Israel is to work closely with the United States to counter the Islamic State (IS) threat in the Middle East, the Israeli ambassador to the US, Dan Shapiro has confirmed.

Shapiro's admission came hours after US President Barack Obama outlined his strategy to defeat the terror group, warning that anyone who threatened America would "find no safe haven".

"There is no doubt that every nation has something to contribute to this effort, including Israel," Shapiro told Israel Radio.

"There is always close and full cooperation with Israel against mutual threats... I am sure our intelligence services will continue this cooperation when it comes to [IS] just as they have against other threats."

Shapiro added that Obama and Netanyahu may meet in the coming weeks, after the Jewish New Year.

"We will make an effort to arrange a meeting between [President Barack Obama] and [Prime Minister Benjamin Netanyahu] during his visit to the US," he said, referring to Netanyahu's trip to New York for the United Nations General Assembly on 27 September.

In his speech, Obama added that the US was to lead "a broad coalition to roll back" the terror group's advances in Syria and Iraq.

"Working with the Iraqi government, we will expand our efforts beyond protecting our own people and humanitarian missions, so that we're hitting Isil [the Islamic State] targets as Iraqi forces go on the offense" he said.

"Working with our partners, we will redouble our efforts to cut off its funding; improve our intelligence; strengthen our defenses; counter its warped ideology; and stem the flow of foreign fighters into, and out of, the Middle East."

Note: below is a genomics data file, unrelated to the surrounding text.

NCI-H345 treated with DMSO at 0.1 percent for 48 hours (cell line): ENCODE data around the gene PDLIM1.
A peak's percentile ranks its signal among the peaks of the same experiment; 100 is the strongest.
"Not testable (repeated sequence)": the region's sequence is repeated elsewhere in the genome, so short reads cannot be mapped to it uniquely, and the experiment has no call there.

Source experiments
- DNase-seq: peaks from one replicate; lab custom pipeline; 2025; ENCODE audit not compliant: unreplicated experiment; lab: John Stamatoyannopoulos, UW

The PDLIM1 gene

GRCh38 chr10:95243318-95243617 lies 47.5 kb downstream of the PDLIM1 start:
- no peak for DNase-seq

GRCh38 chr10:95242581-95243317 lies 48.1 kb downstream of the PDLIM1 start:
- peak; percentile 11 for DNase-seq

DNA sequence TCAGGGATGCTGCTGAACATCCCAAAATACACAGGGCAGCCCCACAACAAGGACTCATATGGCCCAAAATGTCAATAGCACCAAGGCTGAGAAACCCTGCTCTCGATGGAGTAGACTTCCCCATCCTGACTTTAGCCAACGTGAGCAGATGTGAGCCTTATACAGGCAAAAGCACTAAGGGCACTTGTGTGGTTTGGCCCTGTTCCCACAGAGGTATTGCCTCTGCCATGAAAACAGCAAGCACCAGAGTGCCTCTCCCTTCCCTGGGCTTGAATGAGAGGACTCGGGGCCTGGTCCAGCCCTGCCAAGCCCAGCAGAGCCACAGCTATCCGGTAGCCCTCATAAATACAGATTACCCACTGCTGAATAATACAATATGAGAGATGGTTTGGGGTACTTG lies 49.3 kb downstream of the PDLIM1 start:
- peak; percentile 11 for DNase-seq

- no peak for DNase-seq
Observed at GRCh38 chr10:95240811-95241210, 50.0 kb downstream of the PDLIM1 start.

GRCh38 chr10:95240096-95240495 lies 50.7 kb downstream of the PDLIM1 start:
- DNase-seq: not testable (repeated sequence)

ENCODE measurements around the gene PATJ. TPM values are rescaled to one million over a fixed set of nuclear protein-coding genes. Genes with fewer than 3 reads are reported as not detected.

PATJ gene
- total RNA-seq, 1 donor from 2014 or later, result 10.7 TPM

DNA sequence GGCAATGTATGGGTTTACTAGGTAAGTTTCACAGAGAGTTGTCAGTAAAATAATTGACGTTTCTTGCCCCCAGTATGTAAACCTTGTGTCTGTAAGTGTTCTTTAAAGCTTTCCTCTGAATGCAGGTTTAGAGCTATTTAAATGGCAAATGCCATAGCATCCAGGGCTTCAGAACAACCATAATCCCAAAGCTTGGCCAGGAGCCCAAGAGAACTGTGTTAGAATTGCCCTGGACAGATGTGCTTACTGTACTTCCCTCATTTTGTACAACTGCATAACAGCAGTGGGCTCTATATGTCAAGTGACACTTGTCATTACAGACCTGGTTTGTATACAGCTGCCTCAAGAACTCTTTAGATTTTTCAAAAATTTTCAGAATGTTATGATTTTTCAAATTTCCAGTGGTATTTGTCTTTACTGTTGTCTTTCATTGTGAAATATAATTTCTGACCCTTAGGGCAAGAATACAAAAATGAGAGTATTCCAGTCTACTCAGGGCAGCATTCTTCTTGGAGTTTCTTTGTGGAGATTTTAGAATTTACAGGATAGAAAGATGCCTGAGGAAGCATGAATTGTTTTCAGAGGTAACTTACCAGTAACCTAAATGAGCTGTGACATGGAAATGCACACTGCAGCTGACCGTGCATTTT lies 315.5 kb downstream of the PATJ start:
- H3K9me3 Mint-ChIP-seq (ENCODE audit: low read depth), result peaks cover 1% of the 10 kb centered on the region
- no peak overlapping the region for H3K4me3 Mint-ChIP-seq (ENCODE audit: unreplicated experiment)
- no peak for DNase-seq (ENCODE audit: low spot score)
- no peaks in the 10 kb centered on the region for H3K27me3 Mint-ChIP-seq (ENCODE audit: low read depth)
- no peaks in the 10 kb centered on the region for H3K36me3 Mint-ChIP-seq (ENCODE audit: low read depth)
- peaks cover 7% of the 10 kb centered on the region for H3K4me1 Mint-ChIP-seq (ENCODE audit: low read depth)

John Kerry Middle East trip over Iraqi Isis crisis
US Secretary of State John Kerry embarks on Middle East trip over Iraqi Isis crisis Jason Reed/Reuters

Kerry's Middle Eastern tour

US Secretary of State John Kerry is also pressing Arab nations to join the coalition against the Islamic State. He is continuing his Middle Eastern tour to lobby for a greater Arab role in the regional coalition.

Kerry arrived in the Saudi government's summer seat of Jeddah from the Iraqi capital of Baghdad, to meet with the Saudi elite and other Sunni Arab nations.

He is to seek agreement on a number of initiatives which will hamper the Islamic State's efforts, such as tackling oil smuggling across Middle Eastern borders, clamping down on contributions to the group from private donors, and using regional television stations to broadcast anti-extremist messages, according to a senior US official.

"There are these major media groups that have a huge role in the region, but they need to get at the clerics because the clerics can get at the mosques in the neighbourhood and they have to expose Isil [the Islamic State] for what it is," the official told reporters on the condition of anonymity.

Kerry is also expected to discuss the possibility of the continued arming and training of moderate Syrian rebels to tackle both the Islamic State and the Assad regime in Syria.

In an op-ed in the Wall Street Journal, UAE's ambassador to the US, Yousef al Oteiba wrote: "We are ready to join a coordinated international response."

"But to be effective, the fight must be against more than Isis [the Islamic State]. And it must be waged not only on the battlefield but also against the entire militant ideological and financial complex that is the lifeblood of extremism."

IS launched its offensive on Iraq from its heartland of north-eastern Syria, capturing key Sunni towns and cities such as Mosul and Tikrit. It has now declared a "caliphate" that straddles the Iraqi-Syrian border and represents a greater landmass than that of the United Kingdom.

According to the UN, over 1.6 million people have been displaced by conflict in Iraq this year while 850,000 people fled their homes in August alone.